Review Articles have been expanded to include two formats. A new format for General Review articles was added for articles that offer a critical analysis and synthesis of a body of literature. We will continue to accept Literature Review Articles that adhere to a formal, reproducible process for describing the current state of the literature tied to specific research questions. The Journal will accept Systematic Literature Reviews that are narrow and tightly focused and may or may not include meta-analyses; and Scoping Literature Reviews that are more exploratory and address a broader and more diverse body of literature. Literature Review Articles must include a PRISMA Flow Diagram within the manuscript and be accompanied with the PRISMA 2020 Checklist.

Empirical Investigation articles present results of original empirical research including the development and validation of assessment instruments. Most empirical investigation submissions must now adhere to standard reporting guidelines.

  • Research using Randomized Control Trials is to be submitted under Empirical Investigations: Randomized Control Trials and must include the Simulation-Based Research Extensions for CONSORT checklist.
  • Research using Observational studies is to be submitted under Empirical Investigations: Observational Studies and must include the Simulation-Based Research Extensions for STROBE checklist.
  • Qualitative research studies are to be submitted under Empirical Investigations: Qualitative Research Studies must include the SRQR checklist.

Finally, Case Reports and Simulation Scenarios will only be considered if they: 1) are especially noteworthy, and advance the science of healthcare simulation, and 2) include objective data demonstrating the case scenario has been implemented and evaluated.

The revised instructions will be posted in December. Compliance with the new instructions will be required for all submissions beginning in 2022.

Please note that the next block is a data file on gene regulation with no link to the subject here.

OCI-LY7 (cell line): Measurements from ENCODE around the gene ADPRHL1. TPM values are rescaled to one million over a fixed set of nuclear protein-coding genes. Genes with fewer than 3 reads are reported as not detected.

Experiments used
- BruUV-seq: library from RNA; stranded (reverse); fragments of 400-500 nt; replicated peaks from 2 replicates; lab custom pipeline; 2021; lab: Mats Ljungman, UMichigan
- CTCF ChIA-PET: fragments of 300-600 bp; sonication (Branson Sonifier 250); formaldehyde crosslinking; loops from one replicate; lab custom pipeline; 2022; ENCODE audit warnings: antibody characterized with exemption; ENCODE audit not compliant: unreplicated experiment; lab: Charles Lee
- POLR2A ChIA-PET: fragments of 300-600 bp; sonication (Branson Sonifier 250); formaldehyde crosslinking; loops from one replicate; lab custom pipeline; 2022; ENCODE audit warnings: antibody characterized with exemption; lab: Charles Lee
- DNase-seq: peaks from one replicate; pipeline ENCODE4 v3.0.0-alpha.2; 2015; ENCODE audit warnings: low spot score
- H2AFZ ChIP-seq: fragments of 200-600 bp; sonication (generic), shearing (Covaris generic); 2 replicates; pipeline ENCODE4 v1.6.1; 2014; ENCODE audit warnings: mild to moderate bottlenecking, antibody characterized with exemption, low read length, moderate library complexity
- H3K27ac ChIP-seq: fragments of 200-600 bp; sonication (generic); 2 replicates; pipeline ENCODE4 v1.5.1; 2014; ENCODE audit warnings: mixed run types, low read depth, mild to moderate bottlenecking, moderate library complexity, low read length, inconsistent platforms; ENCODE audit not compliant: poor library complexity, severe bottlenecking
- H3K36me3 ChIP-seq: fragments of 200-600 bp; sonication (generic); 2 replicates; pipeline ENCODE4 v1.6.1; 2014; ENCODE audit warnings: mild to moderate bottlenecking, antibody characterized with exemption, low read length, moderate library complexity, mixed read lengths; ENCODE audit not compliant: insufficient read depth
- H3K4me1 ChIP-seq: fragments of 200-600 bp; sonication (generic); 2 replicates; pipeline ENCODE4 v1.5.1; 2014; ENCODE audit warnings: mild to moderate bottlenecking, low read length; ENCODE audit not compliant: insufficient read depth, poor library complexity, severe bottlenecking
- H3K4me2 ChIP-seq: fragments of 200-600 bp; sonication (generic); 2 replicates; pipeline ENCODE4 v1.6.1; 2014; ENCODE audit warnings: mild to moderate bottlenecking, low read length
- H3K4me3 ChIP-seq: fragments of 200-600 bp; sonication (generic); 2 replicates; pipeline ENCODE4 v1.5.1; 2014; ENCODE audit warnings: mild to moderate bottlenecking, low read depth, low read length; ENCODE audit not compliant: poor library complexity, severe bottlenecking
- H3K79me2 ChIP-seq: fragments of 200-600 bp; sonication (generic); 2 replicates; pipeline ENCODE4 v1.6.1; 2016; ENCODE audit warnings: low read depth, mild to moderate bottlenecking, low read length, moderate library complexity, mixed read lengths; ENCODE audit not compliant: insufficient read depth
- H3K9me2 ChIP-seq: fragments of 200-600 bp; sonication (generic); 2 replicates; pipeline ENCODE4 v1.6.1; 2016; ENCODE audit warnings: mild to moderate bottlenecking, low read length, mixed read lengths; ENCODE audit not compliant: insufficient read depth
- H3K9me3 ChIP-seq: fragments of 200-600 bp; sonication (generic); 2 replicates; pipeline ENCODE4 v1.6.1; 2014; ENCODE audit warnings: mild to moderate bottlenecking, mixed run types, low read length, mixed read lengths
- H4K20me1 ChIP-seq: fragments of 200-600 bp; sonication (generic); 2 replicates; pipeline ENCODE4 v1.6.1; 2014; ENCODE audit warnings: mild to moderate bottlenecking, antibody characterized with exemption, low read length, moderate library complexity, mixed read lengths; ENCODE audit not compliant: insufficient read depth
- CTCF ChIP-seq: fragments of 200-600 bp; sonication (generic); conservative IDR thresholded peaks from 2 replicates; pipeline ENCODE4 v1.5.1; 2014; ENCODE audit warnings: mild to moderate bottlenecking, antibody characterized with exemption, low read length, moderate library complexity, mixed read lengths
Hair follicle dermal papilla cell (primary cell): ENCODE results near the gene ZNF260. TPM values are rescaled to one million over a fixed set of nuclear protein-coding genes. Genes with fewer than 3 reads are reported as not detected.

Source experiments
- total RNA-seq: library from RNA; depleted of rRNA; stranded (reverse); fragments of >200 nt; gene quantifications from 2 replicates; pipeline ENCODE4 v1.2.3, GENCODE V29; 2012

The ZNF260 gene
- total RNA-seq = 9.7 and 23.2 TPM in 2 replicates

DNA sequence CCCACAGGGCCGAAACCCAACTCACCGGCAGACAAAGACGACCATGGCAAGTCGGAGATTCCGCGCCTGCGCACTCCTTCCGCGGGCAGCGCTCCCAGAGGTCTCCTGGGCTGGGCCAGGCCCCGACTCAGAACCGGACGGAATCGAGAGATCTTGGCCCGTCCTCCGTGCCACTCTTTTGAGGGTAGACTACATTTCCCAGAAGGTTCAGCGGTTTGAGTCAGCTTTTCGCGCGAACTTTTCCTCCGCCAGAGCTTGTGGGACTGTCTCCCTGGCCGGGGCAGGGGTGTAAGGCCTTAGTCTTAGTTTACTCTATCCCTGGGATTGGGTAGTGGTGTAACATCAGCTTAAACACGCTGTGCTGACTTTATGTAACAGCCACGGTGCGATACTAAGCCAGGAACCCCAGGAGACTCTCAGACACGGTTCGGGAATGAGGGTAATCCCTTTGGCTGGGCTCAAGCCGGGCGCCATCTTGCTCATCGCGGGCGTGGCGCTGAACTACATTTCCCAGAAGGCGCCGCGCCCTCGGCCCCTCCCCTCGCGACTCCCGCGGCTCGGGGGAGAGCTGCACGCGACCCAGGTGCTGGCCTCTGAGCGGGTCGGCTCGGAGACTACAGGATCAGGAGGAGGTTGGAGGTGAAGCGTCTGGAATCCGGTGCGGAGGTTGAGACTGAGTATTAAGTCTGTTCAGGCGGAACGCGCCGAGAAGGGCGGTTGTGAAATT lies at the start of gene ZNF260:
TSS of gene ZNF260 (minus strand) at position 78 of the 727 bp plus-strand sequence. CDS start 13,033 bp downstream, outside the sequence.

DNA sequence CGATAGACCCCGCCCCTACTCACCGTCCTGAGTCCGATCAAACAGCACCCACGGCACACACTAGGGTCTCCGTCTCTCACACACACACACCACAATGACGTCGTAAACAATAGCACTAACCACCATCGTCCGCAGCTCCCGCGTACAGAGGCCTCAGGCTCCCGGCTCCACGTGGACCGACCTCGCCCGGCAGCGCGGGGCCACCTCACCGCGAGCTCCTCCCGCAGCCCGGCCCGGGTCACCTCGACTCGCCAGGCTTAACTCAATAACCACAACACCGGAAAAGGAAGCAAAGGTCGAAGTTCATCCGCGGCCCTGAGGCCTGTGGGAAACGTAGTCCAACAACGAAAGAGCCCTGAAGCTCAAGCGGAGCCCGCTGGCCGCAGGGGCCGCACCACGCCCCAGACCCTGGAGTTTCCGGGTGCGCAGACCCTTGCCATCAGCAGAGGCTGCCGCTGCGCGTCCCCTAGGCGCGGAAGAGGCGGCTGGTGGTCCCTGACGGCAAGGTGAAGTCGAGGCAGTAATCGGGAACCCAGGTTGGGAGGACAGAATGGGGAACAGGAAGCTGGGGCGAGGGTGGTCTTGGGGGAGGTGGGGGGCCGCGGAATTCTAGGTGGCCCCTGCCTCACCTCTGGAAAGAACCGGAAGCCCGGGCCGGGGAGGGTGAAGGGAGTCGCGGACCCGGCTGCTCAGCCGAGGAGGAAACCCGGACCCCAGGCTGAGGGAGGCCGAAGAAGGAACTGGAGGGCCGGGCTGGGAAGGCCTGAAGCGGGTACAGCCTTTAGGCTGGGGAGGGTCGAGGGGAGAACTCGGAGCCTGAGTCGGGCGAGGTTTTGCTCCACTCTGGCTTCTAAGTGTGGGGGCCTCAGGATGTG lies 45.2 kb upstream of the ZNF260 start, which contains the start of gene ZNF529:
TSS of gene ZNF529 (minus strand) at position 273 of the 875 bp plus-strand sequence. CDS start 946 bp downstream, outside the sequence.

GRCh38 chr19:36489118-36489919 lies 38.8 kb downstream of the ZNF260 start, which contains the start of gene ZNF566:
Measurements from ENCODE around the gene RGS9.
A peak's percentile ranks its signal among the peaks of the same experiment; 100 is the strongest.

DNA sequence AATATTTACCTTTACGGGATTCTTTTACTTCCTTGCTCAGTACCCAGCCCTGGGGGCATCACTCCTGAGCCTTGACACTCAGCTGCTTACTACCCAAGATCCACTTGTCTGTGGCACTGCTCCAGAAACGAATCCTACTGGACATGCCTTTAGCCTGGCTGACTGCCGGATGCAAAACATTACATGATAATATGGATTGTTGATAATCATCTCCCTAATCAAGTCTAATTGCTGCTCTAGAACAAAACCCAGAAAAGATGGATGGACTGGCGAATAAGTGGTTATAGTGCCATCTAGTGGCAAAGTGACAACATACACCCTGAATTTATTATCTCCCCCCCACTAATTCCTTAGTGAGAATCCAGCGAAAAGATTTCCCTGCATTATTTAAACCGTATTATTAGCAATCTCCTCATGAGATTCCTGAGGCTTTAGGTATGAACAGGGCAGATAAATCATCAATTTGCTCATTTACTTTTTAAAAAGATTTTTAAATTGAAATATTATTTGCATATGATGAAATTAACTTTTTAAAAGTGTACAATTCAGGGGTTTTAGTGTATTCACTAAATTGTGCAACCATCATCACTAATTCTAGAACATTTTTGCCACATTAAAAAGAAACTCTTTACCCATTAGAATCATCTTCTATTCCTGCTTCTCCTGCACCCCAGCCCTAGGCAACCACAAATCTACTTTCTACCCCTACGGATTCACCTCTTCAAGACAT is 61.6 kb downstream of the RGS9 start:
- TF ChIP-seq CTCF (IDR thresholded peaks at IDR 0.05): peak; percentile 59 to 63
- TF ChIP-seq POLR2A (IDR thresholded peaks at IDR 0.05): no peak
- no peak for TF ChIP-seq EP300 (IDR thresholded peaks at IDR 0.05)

Conclusion

It has been five years since I began serving as your Editor in Chief. In my inaugural issue, I the likened the Journal to a growing teenager.8 This year perhaps more than any other we have had some growing pains. We have faced challenges brought on by increased submissions, some turnover among our editorial staff, and some pandemic-induced reviewer fatigue. However, the Journal is maturing and is stronger than ever. Our 5-year JIF is at its highest level. We have become more selective about what we publish and have introduced some new submission criteria. We have also introduced new article formats and will soon add a new social media component. Yet, we continue to ask,“who are we” and “who do we want to be” and evolve in our efforts to best serve the healthcare simulation community of scholars.

I continue to be supported by an outstanding and talented team of editors, editorial board members, and reviewers who find and help shape the best scholarly work for our readers. I thank them for their dedication during these turbulent teen years. I also wish to thank the many authors who continue to choose Simulation in Healthcare as the venue for their work. As always, I invite all of you to send us your best work and volunteer to review manuscripts for our journal.

ACKNOWLEDGMENT

I would like to thank Jeff Cooper for his helpful comments on an earlier draft of this article.

REFERENCES

1. Scerbo MW. Some exciting news and changes for the journal. Simul Healthc. 2018;13:303–305.
2. Gaba DM. A remarkable journal impact Factor for simulation in healthcare. Simul Healthc. 2011;6:313–315.
3. Neophytou J. Early access and the impact factor: Changes to the JCR. (https://www.wiley.com/network/featured-content/early-access-and-the-impact-factor-changes-to-the-jcr). Retrieved October 15, 2021.
4. McVeigh M. Adding early access content to journal citation reports: choosing a prospective model. (https://clarivate.com/blog/adding-early-access-content-to-journal-citation-reports-choosing-a-prospective-model/) Retrieved October 15, 2021.
5. Thoma Brent, Brazil Victoria, Spurr J, et al. Establishing a virtual community of practice in simulation: The value of social media. Simul Healthc 2018;13:124–130.
6. Lopez M, Chan TM, Thoma B, Arora VM. The Social Media Editor at Medical Journals: Responsibilities, goals, barriers, and facilitators. Acad Med. 2019;94:701–707.
7. Scerbo MW. Simulation in Healthcare in the midst of the pandemic. Simul Healthc. 2020;15:373–374.
8. Scerbo MW. Simulation in Healthcare: Growin’ up. Simul Healthc. 2016;11:232–235.